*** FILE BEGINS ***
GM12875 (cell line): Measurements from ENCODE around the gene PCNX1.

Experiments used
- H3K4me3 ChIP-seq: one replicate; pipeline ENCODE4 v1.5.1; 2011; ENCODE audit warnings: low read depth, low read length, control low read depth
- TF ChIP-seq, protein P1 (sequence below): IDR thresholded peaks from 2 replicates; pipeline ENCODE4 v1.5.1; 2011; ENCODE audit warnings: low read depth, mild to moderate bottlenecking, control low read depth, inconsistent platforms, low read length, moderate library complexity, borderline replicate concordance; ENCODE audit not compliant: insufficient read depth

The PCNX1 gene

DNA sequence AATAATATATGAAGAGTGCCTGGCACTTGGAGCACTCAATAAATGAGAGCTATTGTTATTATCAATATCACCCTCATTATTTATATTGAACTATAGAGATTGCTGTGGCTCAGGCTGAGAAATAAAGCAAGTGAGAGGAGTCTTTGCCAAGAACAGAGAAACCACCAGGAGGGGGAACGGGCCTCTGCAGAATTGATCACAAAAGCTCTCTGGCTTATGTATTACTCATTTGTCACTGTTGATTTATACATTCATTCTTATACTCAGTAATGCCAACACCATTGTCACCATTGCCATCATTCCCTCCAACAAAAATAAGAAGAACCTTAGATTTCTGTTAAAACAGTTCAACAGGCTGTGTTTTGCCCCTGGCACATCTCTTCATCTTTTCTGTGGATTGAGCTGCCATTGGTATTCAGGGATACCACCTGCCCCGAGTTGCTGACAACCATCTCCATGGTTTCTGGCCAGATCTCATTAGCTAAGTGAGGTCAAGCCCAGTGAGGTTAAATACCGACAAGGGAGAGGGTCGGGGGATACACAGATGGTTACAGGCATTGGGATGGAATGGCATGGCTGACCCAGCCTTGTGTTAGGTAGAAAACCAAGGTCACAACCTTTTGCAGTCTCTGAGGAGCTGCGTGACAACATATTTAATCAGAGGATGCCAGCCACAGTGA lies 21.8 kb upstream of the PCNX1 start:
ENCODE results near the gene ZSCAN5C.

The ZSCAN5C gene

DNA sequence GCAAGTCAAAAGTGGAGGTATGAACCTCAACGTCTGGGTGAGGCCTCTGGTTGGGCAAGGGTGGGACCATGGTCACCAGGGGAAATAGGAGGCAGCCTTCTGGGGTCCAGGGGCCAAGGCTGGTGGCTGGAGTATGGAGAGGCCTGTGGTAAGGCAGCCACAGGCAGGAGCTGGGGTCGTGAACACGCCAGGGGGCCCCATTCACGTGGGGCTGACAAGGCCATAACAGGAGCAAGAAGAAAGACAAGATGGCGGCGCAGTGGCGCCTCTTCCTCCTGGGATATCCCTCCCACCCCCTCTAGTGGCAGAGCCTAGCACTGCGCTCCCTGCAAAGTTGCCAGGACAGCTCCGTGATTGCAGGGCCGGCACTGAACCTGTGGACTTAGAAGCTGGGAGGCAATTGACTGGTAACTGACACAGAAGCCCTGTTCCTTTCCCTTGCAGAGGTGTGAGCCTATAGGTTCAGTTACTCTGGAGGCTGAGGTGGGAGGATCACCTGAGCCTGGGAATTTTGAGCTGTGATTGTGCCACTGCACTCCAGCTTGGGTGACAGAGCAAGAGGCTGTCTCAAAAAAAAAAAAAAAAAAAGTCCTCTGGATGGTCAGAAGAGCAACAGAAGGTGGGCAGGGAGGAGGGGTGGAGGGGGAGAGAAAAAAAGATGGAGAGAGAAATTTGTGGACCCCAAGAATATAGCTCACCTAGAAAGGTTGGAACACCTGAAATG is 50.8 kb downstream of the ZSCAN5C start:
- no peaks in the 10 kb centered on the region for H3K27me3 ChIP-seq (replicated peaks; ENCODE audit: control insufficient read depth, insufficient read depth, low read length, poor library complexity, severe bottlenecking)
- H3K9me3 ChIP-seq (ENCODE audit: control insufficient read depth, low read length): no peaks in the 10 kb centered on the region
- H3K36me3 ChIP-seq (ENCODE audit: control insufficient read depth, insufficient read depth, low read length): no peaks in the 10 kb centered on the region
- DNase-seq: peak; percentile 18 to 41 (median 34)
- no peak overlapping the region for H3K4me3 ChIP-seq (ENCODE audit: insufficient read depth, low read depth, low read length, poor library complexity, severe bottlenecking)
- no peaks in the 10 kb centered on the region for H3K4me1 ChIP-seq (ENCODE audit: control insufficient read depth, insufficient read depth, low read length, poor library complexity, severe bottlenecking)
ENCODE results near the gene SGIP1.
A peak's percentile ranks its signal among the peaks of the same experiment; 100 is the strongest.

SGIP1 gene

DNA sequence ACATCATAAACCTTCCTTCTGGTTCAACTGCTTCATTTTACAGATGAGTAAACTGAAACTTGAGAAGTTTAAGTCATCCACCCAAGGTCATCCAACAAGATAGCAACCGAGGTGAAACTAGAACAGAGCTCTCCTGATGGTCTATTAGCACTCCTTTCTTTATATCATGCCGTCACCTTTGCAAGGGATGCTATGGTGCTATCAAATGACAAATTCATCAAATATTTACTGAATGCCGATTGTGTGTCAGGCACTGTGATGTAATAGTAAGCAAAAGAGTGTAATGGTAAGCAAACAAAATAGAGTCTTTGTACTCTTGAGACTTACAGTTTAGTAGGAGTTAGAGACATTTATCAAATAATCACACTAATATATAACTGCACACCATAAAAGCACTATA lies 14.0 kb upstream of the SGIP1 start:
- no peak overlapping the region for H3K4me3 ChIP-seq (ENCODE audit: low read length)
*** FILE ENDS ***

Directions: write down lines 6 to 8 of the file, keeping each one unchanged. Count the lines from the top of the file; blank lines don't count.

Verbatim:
DNA sequence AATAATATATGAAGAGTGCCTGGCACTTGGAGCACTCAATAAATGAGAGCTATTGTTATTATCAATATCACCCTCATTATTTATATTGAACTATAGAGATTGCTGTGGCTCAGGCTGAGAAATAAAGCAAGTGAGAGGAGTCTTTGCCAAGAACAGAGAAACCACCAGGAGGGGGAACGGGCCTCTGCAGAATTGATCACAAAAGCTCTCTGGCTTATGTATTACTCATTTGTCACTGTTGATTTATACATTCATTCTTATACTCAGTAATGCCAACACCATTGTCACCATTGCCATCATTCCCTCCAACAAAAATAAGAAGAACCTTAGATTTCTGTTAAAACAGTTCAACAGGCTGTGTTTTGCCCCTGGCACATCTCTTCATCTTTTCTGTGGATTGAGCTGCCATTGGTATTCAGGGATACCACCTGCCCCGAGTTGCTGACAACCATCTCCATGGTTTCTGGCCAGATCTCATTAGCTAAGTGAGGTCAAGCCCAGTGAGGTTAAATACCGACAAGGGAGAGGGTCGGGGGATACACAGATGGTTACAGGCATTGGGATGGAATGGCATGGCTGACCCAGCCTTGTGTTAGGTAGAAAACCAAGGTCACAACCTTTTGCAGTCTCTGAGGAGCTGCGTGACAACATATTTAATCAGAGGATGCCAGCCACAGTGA lies 21.8 kb upstream of the PCNX1 start:
ENCODE results near the gene ZSCAN5C.

The ZSCAN5C gene